393 started back in 2014 when I was still exploring different crafts while practicing architecture. Back then, I was doing leather work, making wallets, bags, and portfolios. I originally called it 393 Projects when I saw it as my dad’s header for the renovation work to be done at our home so, it’s a sentimental thing since it’s our house number. I grew up here, nowhere else. All the values I learned in design and in life I learned here.

“I’ve tried different things like pottery, welding, leather work, and flower arrangement. I don’t do them as much, but I go back to them when I can or when they’re accessible. Photography has been a constant in my life more than designing though. I’ve been taking photos since 2010 and I’ve had gigs and contributions to some local magazines. During my free time, I wall climb, bike, and surf.”




What does 393 stand for? 

393 is the culmination of all my creative experiences. While a lot of my creative pursuits in the past eight years were fleeting and temporary, they have informed me what 393 stands for as a design practice.

We want to focus on intimacy. Detail how clients experience an object or an entire space in such a way that they immediately feel comfort, safety, and a sense of openness. In a sense, we also hope to have clients who want the same.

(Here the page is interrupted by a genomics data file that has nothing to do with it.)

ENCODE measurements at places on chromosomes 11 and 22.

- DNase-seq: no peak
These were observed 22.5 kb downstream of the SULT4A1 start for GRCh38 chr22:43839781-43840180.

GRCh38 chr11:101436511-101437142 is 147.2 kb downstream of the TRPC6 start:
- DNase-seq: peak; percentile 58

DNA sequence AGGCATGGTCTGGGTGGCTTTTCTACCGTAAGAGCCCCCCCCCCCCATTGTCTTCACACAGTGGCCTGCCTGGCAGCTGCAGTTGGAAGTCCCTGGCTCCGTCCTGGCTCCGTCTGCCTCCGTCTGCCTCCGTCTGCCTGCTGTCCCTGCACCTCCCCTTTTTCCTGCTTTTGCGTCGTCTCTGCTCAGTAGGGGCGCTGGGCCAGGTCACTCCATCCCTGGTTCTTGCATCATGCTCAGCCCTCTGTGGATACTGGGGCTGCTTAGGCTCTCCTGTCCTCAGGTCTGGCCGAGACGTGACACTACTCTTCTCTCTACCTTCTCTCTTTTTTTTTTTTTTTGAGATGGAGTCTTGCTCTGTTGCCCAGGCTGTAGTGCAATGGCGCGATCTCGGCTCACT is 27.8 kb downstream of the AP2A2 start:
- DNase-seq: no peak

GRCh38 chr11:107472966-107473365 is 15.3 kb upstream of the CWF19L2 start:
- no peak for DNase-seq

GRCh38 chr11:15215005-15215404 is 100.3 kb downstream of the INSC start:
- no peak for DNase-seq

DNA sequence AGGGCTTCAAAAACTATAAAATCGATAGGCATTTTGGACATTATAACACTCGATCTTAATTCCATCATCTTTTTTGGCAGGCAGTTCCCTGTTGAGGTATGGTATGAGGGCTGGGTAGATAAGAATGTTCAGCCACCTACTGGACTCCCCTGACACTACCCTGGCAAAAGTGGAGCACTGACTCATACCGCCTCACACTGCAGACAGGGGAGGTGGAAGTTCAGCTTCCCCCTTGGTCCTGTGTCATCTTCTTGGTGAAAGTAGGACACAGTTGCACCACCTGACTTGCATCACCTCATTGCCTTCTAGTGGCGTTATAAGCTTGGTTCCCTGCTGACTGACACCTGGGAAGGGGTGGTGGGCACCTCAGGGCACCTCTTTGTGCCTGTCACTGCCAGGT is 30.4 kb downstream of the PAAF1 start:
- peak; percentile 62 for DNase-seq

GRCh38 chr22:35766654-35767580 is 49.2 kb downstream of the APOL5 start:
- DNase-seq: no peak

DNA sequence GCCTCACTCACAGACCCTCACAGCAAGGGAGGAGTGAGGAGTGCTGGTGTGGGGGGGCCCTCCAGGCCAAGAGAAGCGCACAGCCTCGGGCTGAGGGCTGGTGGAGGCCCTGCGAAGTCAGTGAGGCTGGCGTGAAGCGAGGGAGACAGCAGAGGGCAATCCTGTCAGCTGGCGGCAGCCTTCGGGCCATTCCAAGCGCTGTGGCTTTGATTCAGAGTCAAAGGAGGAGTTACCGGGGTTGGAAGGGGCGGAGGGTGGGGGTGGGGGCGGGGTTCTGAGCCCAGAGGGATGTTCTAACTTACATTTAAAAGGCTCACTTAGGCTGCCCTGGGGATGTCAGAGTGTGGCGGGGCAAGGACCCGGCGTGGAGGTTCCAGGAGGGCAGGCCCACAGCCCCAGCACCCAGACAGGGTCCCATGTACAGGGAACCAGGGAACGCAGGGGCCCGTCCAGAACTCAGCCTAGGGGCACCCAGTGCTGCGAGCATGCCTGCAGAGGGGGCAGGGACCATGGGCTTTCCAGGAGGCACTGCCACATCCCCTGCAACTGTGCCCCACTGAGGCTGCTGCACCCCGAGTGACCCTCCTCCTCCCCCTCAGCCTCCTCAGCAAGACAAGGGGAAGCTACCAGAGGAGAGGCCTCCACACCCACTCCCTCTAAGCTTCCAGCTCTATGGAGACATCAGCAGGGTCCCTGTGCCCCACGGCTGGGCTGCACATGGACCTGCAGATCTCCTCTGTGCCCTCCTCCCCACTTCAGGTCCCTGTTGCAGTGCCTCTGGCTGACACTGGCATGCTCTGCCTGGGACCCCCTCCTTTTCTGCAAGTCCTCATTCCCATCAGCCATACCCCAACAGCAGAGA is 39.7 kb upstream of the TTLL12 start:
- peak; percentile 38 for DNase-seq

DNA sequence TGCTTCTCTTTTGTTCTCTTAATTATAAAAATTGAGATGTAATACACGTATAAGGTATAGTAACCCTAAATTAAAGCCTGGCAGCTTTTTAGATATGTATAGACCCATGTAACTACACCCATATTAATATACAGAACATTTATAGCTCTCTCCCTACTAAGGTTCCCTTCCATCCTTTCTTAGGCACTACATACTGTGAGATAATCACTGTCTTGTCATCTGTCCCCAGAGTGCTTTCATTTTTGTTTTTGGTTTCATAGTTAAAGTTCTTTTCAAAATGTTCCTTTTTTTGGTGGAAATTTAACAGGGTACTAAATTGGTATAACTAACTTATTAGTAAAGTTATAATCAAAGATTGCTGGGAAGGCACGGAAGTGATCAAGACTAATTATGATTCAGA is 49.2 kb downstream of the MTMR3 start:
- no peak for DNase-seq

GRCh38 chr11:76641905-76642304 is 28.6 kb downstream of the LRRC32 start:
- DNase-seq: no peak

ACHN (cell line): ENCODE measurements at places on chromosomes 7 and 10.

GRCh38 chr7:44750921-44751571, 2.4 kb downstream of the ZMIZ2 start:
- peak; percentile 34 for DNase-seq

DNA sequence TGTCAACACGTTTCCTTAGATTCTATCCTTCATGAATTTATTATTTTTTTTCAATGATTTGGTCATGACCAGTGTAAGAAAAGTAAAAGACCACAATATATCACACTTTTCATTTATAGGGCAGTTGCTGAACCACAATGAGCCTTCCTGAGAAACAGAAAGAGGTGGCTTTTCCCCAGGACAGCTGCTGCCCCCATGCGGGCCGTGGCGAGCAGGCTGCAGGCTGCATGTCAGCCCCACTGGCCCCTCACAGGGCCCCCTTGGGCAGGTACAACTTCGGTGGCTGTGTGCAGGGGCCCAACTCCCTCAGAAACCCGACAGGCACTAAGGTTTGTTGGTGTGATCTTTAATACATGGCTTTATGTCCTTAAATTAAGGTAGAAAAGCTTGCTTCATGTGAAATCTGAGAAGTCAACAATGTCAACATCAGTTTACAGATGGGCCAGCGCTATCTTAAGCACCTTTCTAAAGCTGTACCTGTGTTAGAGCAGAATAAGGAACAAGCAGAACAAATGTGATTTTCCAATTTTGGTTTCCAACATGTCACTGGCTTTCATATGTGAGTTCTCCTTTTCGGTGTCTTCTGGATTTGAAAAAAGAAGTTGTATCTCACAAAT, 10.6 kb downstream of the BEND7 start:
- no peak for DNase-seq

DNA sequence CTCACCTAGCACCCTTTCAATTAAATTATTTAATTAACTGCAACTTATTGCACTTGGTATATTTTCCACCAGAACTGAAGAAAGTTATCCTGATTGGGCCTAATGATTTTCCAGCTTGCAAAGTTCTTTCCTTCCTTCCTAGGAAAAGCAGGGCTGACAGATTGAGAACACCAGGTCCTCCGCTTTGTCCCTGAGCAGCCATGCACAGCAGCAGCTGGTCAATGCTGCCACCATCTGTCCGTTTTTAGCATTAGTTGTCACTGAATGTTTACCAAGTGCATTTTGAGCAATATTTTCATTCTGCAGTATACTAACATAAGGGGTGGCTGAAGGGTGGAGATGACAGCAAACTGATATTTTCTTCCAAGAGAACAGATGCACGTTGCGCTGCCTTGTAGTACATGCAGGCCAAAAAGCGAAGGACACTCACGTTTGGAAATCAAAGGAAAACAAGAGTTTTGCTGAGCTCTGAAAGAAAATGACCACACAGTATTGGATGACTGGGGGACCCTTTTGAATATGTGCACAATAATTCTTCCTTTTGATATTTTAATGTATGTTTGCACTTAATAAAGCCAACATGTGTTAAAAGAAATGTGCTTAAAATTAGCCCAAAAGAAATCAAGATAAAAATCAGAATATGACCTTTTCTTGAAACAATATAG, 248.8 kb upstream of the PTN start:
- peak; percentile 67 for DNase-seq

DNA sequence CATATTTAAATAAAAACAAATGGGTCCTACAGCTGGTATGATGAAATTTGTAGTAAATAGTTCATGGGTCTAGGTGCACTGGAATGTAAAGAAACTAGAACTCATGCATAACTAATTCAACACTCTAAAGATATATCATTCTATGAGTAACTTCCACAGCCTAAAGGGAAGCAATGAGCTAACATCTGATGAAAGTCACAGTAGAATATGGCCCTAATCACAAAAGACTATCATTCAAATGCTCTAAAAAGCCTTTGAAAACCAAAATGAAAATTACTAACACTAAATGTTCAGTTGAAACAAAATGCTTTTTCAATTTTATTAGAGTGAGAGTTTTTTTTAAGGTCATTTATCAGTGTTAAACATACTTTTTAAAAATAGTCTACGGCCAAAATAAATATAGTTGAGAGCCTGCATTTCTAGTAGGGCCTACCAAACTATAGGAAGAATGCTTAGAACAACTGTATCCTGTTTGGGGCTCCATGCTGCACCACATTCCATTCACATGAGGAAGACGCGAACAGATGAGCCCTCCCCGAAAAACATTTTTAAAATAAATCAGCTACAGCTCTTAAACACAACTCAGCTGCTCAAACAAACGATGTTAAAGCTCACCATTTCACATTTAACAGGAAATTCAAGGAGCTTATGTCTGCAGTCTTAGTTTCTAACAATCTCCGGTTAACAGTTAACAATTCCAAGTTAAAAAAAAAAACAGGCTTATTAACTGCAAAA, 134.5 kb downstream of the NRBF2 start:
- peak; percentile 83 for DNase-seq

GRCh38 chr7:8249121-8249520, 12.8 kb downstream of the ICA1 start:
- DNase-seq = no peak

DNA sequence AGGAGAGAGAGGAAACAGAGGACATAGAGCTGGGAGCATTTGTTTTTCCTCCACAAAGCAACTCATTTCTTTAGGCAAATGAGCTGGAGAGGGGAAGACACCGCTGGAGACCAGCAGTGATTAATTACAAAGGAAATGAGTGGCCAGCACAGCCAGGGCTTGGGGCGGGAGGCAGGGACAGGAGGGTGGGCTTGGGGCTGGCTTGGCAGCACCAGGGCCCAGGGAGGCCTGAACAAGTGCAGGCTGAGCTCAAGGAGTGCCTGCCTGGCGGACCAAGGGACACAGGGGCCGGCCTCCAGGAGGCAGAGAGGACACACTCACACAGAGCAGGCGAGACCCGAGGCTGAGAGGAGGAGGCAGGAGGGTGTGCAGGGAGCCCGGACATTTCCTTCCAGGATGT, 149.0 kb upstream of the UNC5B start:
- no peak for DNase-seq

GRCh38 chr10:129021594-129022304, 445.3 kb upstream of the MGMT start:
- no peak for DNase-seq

Do you have a team behind 393?

When our furniture workshop was still open, we had a small team of five. But now that we’re just a design practice, it’s just me and a handful of consultants/professionals that I tap on a per project basis. 

Can you share with us the process of working on a new piece?

Every piece is custom so it always starts with the client’s needs and wants. After which we look at the space where it’s supposed to be placed and if there are any references we can use in the context. The nitty gritty part comes in when we talk about budget, materials, and logistics. Some people ask for large furniture, but access becomes an issue. The hallways, stairs, and doors are almost always a pain, ultimately affecting design and costing. But once everything is all laid out and clear, designing becomes a breeze. I start with a model and rendering, and within the same hour or two I can come up with a quote. Most clients already know what they want so that’s a relief and, if not, it only takes us a scheme or two to be approved.